Oct. 29, the Voss family was driving to their home in Thunderbird Farms from church. As they drove west on Papago Road, police said Cholaveti, driving a 2017 black Acura sedan north on Ralston Road, failed to stop at the Papago intersection and drove through the roadway, causing a rollover collision.

Michael Voss, 17, and Matthew Voss, 16, both in wheelchairs, were ejected from the family’s minivan and later died at the hospital after being airlifted from the accident.

Friends and family erected a roadside memorial soon after with candles and stones on the ground arranged in the shape of a heart. Nov. 11, Faith Baptist Church hosted a public memorial at Sequoia Pathway Academy.

Their father, Nathan Voss, declined to comment for this story, but he previously published a prayer on social media

“The 16 and 17 years we got to raise them, we got to watch them grow. And mature. And smile. Those years are so precious and memory-filled, and now those years are over. You have chosen to take them home. To bless them with new, glorious, disease-free bodies.”

Roadside memorial for the Voss brothers at the accident site. Photo by Michelle Chance

Volunteer Rosie Kuzmic teaches teens about the roles of the court clerk and bailiff. Kuzmic has 30 years’ experience working in the court system. Photo by Michelle Chance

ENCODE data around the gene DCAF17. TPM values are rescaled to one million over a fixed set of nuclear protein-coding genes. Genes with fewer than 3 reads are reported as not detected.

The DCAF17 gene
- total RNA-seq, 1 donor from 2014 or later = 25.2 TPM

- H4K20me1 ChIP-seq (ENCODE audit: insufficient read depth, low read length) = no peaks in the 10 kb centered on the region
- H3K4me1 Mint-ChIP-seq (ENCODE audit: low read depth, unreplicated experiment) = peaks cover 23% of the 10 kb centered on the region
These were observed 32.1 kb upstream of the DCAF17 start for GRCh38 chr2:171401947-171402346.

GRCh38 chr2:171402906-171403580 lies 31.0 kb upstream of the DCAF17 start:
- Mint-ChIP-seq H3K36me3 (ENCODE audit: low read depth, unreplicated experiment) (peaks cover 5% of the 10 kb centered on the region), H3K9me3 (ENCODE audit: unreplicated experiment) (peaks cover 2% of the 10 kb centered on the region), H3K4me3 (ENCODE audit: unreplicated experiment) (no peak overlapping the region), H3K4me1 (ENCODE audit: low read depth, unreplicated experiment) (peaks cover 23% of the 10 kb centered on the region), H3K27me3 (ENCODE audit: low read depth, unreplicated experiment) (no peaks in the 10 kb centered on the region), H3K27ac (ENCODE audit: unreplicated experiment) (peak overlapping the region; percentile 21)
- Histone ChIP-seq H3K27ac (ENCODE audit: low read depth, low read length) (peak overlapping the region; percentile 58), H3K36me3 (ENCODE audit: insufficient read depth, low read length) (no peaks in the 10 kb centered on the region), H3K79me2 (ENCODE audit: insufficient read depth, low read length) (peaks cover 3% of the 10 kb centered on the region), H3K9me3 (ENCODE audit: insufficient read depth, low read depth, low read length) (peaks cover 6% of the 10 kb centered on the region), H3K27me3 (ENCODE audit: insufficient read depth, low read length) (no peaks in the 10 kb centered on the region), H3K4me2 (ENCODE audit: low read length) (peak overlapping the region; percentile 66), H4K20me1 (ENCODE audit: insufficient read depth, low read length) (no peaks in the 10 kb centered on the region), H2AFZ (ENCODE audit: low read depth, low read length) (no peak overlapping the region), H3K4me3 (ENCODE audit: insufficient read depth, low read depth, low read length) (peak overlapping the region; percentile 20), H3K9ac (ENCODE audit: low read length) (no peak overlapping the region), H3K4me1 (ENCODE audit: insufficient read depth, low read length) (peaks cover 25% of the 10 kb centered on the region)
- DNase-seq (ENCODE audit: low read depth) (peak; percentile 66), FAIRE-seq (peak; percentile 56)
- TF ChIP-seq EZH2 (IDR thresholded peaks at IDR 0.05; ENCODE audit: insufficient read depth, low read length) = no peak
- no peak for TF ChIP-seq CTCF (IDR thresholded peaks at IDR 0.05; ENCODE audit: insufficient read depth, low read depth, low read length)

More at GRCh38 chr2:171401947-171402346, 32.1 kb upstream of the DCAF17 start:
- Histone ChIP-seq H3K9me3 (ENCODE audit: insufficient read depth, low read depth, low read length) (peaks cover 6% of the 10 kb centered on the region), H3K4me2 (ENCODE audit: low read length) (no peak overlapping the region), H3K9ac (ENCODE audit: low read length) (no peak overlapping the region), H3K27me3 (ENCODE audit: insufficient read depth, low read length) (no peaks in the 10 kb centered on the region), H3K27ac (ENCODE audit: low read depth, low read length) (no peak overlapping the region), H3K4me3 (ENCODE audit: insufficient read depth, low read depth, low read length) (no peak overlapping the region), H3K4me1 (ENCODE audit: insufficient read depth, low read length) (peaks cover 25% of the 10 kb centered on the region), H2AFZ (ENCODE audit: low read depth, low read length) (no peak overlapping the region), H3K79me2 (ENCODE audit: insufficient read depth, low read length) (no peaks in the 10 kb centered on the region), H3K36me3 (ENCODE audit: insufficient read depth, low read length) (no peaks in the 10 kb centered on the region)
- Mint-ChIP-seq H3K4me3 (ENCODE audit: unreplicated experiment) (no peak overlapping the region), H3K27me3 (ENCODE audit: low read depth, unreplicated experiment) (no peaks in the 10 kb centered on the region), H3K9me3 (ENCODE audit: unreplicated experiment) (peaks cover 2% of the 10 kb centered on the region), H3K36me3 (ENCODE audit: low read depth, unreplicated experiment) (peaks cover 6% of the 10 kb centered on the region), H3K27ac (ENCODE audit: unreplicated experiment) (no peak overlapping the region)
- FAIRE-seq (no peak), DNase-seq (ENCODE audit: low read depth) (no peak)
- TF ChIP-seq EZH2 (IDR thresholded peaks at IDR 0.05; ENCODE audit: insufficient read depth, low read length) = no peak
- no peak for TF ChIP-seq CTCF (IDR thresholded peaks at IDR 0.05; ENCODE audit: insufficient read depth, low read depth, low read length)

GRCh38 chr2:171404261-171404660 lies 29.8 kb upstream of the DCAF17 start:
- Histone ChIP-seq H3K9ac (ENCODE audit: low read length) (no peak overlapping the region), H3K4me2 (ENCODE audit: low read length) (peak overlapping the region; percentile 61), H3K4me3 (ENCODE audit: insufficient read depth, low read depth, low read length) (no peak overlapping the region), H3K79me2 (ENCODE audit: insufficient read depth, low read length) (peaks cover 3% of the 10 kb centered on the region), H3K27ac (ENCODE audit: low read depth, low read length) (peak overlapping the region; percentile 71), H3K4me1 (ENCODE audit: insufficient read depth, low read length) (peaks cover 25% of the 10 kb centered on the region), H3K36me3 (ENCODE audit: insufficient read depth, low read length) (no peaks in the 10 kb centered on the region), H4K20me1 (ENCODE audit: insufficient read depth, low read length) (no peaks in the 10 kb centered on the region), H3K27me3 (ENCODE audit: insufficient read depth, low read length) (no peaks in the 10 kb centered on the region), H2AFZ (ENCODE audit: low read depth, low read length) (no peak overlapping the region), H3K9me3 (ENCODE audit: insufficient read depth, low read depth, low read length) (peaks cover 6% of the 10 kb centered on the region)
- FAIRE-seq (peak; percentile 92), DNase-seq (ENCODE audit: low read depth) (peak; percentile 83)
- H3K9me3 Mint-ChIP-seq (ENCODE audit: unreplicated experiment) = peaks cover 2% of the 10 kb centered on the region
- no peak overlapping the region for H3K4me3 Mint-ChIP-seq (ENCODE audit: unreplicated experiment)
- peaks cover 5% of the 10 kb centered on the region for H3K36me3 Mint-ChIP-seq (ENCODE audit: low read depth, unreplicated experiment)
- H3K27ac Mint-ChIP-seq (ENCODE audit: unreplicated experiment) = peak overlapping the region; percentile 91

Local teenagers participated in the first training for the Maricopa Teen Court Wednesday at Copper Sky.

Nearly 25 students interested in becoming officers of the developing court heard from county legal experts and volunteers familiar with court roles and proceedings.

Pinal County Juvenile Probation Supervisor Teresa Fuller said a majority of the teens in attendance are students of Student Choice High School, a small charter school that operates out of Copper Sky.

Jim Davis, executive director of SCHS, said students will earn an elective credit for their participation in the training and future volunteer work with the teen court.

Davis said the credit opportunity was offered to every student at the school for the educational component the experience brings, but also in the hopes it could inspire career paths.

“The ultimate goal for us is to create an engagement piece so that (students) get to do something that might spark an interest of something in the future that they would do,” Davis said.

The teen court program is just one way the school is looking to collaborate with community agencies. The school is on track to partner with the Maricopa Police Department as well, Davis said.

There are five Student Choice High School locations in Arizona; the Maricopa campus functions as “drop-out recovery,” according to its website.

“Our ultimate goal is to get kids off the streets and to get them to finish their diploma so it impacts the community in a very positive way,” Davis said.

Fuller said teens who registered for the training but did not attend Wednesday’s meeting are still eligible to join the remainder of the trainings Thursday and Friday from 10 a.m. to 3:30 p.m. at Copper Sky.

For more information contact Teresa Fuller at tefuller@courts.az.gov or (520) 866-7061.